Finger Foods: What They Are and Why They Are Important for Your Baby’s Diet

Finger Foods: What They Are and Why They Are Important for Your Baby’s Diet

Finger Foods: What They Are and Why They Are Important for Your Baby’s Diet

Finger foods are food pieces that your baby can pick up and eat by himself.  At first, finger foods are mostly tools for practice in self-feeding, which will help your baby to develop manual dexterity and give him more control of his mouth muscles. Practice at finger feeding also promotes the skills necessary for later self-feeding with a spoon.  Once these skills develop (9-10 months), finger foods will become an important nutritional part of your baby’s diet.

Babies’ tummies are small and they must eat frequently—no more than a few hours apart.  They should eat three small meals and two or three snacks daily.   Snacks should be as nutritious as main meals; don’t think of snacks for babies as dessert foods or sugary treats.

WARNING:  NEVER LEAVE YOUR CHILD ALONE WHILE SHE IS EATING.  WATCH HER CAREFULLY AS SHE EATS IN CASE OF CHOKING.

Remember that baby’s mouth taste and sensitivity changes often. You may have to offer the same food up to 15 times before baby will accept it!  Baby may accept a food one day and refuse it the next.   Offer your baby a variety of healthy foods.  Never push or force your baby to eat.  Keep mealtimes pleasant and as stress-free as possible.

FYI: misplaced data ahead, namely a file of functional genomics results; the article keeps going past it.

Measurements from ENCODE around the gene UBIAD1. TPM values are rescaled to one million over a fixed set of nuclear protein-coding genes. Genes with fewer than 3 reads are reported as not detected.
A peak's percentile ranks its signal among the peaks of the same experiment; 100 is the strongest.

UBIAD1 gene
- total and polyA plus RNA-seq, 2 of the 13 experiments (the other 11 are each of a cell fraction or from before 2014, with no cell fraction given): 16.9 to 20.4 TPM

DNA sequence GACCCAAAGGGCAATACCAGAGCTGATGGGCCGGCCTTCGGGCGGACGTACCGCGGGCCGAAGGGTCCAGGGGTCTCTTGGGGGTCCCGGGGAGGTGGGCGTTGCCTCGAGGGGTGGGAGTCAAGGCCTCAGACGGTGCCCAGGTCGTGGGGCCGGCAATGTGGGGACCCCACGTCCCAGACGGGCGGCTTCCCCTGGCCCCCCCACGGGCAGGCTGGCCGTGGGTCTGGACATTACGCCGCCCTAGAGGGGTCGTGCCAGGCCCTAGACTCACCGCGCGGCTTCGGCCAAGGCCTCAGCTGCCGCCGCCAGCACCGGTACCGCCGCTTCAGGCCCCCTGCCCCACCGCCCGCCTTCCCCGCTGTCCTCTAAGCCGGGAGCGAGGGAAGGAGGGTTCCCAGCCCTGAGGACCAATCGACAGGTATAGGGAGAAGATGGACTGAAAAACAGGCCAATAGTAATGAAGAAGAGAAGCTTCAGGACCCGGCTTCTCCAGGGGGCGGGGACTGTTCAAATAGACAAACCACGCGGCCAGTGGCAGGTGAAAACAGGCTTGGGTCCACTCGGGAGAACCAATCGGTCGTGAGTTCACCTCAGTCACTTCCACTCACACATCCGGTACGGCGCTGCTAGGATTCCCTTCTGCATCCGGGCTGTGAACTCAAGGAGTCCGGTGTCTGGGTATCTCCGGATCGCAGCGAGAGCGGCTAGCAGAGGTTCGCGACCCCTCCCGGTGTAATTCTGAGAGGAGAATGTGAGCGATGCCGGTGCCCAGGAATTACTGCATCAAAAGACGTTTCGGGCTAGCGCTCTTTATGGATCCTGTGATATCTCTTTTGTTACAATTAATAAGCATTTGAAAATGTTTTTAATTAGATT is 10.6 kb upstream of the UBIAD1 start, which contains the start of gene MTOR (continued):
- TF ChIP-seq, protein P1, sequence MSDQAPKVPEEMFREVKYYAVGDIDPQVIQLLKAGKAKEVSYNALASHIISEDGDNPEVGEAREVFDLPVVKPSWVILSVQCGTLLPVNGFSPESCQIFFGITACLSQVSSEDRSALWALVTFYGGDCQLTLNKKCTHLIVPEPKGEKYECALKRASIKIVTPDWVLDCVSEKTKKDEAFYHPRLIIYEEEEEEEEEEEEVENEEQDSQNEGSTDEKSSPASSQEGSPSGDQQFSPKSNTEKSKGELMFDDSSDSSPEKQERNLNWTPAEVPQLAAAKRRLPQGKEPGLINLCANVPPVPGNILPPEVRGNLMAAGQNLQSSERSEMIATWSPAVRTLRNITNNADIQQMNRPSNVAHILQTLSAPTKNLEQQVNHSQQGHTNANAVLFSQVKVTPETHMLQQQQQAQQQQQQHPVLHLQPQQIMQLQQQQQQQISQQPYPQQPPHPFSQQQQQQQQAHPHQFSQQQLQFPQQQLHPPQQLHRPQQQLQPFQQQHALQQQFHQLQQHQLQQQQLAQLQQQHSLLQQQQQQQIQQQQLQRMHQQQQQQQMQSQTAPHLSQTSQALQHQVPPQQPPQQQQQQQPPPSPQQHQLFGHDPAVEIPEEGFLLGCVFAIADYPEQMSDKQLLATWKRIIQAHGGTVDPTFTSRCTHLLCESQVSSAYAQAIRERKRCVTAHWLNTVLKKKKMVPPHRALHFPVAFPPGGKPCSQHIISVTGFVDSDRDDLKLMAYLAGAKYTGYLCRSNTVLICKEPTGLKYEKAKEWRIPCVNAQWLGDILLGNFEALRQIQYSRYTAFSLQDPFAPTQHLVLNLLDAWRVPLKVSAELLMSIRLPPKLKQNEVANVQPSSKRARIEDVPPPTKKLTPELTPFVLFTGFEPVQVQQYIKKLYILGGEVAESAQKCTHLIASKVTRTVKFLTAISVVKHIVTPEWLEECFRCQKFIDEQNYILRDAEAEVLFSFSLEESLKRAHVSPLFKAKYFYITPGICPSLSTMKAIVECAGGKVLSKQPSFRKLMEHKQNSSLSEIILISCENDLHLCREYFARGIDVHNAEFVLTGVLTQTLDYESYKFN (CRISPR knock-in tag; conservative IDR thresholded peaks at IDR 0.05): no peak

Let your baby eat plenty of finger foods. Your baby may stop accepting the spoon from you and insist on feeding themselves. This is normal and a good sign of independence. Don’t dismay, just let her feed herself with her fingers, a spoon, or by dipping foods into sauces as explained in the next few guest blog posts. This week’s blog posts will tell you everything you need to know about feeding your baby healthy, organic, nutritious finger foods. Stay tuned!

 

Ruth Yaron

Article written by

Ruth Yaron is the author of the best selling baby food book of all time, Super Baby Food , now in its third edition, completely revised and updated. You can find Ruth at www.SuperBabyFood.com, on Facebook at www.facebook.com/SuperBabyFood and on Twitter at www.twitter.com/Super_Baby_Food

 

Note: This Perspectives Blog post is written by a Guest Blogger of DrGreene.com and is provided in order to offer a variety of thoughtful points of view. The opinions expressed on this Perspectives Blog post do not reflect the opinions of Dr. Greene or DrGreene.com. As such, Dr. Greene and DrGreene.com are not responsible for the accuracy of the information supplied. This post is used under Creative Commons License CC BY-ND 3.0

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